2015 – A Boy Sleeps [Philippines]

I stopped outside a modern-day shopping mall on my way from a nearby Soup Kitchen.

It was around twelve on the morning of 7th July 2015. The boy, probably older than he looked, perhaps 13-14 years of age, was sound asleep close to the entrance of a busy high street restaurant and oblivious to everything going on around him.

The area he had chosen as his bed was dry and relatively clean. The ground had a slight upward slope to the restaurant door, perhaps with his arm, it acted as a kind of pillow!

Maybe it was exhaustion that led the boy to select this spot as his bed, or maybe he knew the canopy above would shelter him from the scorching midday sun. Either way, it didn’t seem to matter to him, nor sadly, the many pedestrians who passed by during his, by now, two-hour rest.

Then something unexpected happened. A passer-by, an old man, stopped and bent down beside the boy. He shook him by the shoulder and waited!

The boy slowly emerged from his deep sleep and as he did, the man, choosing his moment, forced something into the cupped palm of his hand.

The boy, seemingly alert to the man’s actions, continued stretching his arms and legs as he struggled to compose himself. Slowly he stood up and, in his daze, he watched the old man walk towards the restaurant door and enter. At the same time, he repeatedly stared back into the palm of his hand… his thoughts were his, alone!

Uneasily, the boy followed in the direction of the man but, after only a few paces, his path was blocked. He knew the rules, only customers were allowed inside the restaurant. As a street boy, he was barred and the armed Security Officer strictly applied the policy. Indeed, he didn’t have to do a lot to deter the boy, just show his uniformed presence.

The young boy waited for a time when he could catch the eye of the old man through the glass door. It seemed long in coming, but when their eyes met, it was overwhelming for the boy.

No longer dazed, he smiled, laughed, waved, jumped… and shouted, “Thank you, Sir,” “Thank you, Sir…,” while keeping his hand firmly shut.

Soon, the boy’s presence at the restaurant door was considered unwelcome. With a hand gesture and slow return walk towards the door, the Security Guard instructed the boy to leave.

Before the guard could open the door, the still joyous boy had walked back to his “old bed” and picked up a small unnoticed plastic bag!

The bag contained his sole belongings. He had placed it in the corner behind him while he slept. It was a small bag of cooked rice, shared with him earlier in the morning by another street child.

– Anne

Since 2015 Food For Street Children [Philippines]

2015 Appeal – Assistance for Disabled In Homes [Vietnam]

Young boy with encephalitis.

Name: Ho Le Xxxx

My son is a congenital encephalitis sufferer, ethnic minority and living in an extremely poor situation. His neck is not strong like other children so, he cannot straighten or rotate his head back and forth. His father works as a hired labourer, caring for the whole family. His mother is his full-time career.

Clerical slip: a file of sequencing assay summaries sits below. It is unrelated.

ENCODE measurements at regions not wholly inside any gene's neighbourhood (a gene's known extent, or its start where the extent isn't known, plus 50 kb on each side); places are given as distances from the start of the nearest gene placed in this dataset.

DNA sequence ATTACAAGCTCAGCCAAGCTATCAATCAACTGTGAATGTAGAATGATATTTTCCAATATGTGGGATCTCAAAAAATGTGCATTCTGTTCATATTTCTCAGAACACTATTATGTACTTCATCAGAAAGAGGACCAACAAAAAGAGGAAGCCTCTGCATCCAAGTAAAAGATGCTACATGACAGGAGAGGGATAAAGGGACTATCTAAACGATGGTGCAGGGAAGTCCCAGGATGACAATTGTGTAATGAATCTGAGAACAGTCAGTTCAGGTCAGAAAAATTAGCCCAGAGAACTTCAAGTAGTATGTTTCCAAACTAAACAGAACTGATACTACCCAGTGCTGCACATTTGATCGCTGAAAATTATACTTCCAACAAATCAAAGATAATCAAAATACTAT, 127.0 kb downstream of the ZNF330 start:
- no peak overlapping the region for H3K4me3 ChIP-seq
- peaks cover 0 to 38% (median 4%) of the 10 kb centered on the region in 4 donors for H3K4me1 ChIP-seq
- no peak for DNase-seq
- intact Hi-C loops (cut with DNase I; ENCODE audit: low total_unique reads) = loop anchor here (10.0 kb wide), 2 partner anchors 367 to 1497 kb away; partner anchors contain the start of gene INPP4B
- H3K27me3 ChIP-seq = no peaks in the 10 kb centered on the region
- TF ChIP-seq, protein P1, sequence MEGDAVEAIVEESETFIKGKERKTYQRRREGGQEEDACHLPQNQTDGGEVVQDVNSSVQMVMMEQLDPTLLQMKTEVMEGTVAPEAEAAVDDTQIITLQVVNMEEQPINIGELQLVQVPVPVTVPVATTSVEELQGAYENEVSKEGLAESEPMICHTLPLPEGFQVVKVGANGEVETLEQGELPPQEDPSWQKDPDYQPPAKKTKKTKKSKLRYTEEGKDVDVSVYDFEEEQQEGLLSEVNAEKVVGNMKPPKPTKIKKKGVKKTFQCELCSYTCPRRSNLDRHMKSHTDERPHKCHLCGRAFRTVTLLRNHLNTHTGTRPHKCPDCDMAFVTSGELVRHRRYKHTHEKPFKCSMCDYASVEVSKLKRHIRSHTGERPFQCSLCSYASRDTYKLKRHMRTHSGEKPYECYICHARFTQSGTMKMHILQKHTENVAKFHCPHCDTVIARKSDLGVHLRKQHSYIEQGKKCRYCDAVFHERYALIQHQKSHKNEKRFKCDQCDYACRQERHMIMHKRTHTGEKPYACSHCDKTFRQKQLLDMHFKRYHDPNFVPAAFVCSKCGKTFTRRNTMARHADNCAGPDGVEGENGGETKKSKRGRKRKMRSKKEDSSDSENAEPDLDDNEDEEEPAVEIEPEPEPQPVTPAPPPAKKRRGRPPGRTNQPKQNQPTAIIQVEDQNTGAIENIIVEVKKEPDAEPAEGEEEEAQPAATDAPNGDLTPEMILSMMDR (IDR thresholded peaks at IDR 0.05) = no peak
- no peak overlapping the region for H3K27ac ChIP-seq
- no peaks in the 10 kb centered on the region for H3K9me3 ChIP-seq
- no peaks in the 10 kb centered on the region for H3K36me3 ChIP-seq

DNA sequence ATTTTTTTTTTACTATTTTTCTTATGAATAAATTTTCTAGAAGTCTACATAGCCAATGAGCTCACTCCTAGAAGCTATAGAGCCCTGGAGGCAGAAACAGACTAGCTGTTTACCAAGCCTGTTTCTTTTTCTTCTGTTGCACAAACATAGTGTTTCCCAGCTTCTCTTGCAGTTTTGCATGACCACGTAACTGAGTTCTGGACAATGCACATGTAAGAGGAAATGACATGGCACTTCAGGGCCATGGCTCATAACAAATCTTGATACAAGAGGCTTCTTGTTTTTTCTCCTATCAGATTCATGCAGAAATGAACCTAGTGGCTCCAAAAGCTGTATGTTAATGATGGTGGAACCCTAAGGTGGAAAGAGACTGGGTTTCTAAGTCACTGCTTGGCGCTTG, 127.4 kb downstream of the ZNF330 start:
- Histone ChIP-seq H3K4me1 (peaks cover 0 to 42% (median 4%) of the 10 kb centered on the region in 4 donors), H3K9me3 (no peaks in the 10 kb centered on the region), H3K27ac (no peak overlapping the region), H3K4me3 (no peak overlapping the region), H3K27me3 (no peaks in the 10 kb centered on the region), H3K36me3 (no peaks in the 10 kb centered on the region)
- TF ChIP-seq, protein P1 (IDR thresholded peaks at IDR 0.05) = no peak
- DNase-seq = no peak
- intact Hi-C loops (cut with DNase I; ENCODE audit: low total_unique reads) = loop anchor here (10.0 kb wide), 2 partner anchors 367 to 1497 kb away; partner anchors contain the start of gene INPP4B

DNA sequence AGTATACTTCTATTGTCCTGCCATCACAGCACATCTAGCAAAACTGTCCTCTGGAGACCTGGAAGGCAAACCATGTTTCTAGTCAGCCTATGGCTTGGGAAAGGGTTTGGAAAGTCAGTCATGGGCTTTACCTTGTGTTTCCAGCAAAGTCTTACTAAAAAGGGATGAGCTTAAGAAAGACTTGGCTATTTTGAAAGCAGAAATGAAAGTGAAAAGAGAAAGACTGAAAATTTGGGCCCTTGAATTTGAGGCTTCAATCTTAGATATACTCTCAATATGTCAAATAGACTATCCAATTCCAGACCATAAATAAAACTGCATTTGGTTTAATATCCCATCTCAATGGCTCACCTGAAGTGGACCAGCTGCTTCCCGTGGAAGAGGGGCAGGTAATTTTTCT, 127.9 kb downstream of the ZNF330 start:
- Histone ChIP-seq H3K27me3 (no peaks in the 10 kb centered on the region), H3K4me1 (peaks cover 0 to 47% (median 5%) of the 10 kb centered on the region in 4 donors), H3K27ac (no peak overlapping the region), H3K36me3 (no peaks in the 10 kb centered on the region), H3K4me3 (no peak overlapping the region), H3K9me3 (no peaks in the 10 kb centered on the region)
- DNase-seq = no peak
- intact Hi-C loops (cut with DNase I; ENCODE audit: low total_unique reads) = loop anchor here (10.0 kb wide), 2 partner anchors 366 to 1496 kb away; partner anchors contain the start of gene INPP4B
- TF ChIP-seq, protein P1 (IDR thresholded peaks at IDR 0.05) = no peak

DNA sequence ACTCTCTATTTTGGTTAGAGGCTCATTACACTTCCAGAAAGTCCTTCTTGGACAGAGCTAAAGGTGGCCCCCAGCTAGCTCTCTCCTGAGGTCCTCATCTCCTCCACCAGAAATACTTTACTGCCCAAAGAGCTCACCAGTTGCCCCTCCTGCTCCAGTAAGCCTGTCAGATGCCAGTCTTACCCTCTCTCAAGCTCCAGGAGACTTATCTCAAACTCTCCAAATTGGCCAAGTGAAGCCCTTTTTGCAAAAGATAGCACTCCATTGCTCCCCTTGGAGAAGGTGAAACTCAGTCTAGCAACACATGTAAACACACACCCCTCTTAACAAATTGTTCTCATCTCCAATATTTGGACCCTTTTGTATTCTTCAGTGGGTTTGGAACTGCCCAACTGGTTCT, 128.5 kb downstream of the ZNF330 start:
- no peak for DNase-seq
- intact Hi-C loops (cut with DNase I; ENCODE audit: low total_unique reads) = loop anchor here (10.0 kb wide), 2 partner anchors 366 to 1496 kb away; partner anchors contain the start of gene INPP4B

Request: Any contribution will be very welcome for my son’s care and for finding effective ways to heal me.

Paralyzed child.

Name: Do Thi Xxxx

I am a paralytic. I was born paralyzed. Over the years I became a vegetarian. My parents are old and weak. They can not do anything to take care of my grandparents and their grandchildren.

Request:  Please share with me and my family in this misfortune, so that I can be still alive with my parents

Aged paralysed woman.

Name: Trinh Xxxx

I am a paralytic. I cannot take care of myself. I live alone and have been paralyzed for eight years. Everything that I need doing, I depend entirely on my neighbours. My family is very poor. 

Request: Your help will help me to live a better life and support the people around me, who help me every day.

Name: Le Xxxx

I am a paralytic. I am 87 years old. I was paralyzed by a stroke 10 years ago. My family is very poor and we have a hard life. I am living with a dumb child. I cannot serve myself. Lack of care, my life and my child have no hope.

Request: May you share with me this burden and give us some hopes.

Old paralysed man.

Name: Tran Xxx

I am a general paralytic. I suffer from paralysis, congenital heart disease, over 20 years. My family takes care of me. I cannot serve myself. My family is poor and very difficult. My father has to work hard, to feed the whole family.

Request: Please help my family to overcome difficulties, so that my mother’s burden can be released and she has more time to care for me.

Paralysed Adult.

Name: Tran Xxx

I am a general paralytic. I suffer from paralysis, congenital heart disease, over 20 years. My family takes care of me. I cannot serve myself. My family is poor and very difficult. My father has to work hard, to feed the whole family.

Request: Please help my family to overcome difficulties, so that my mother’s burden can be released and she has more time to care for me.

Paralyzed stroke victim

Name:Nguyen Xxx

I have been paralyzed for 7 years due to a stroke. My family is poor, my parents are old and my sister is sick. Life gets harder and harder. 

Request: To have some hope of prolonging my life, please help me in support of my family and myself so that we can overcome this difficulty.

Old paralyzed woman.

Name: HuynhXxxx

I am a paralytic, 91 years old and have been paralyzed for 11 years. I am completely helpless. I have a son with a disability. My daughter who already got married takes care of me. Seeing my daughter running day and night feeding the whole family and taking care of me, I am pain at heart. 

Request:  Please help my family.

Paralyzed 15 year-old.

Name: Nguyen Xxxx

I am a paralytic. I am 15 years old. I was paralyzed with a congenital brain problem. 15 years in one place. My family have many children. Life is more difficult when they all go to school unless myself. We don’t have a house, we are living in a rent.

Request: Please help me and my family to overcome these economic difficulties.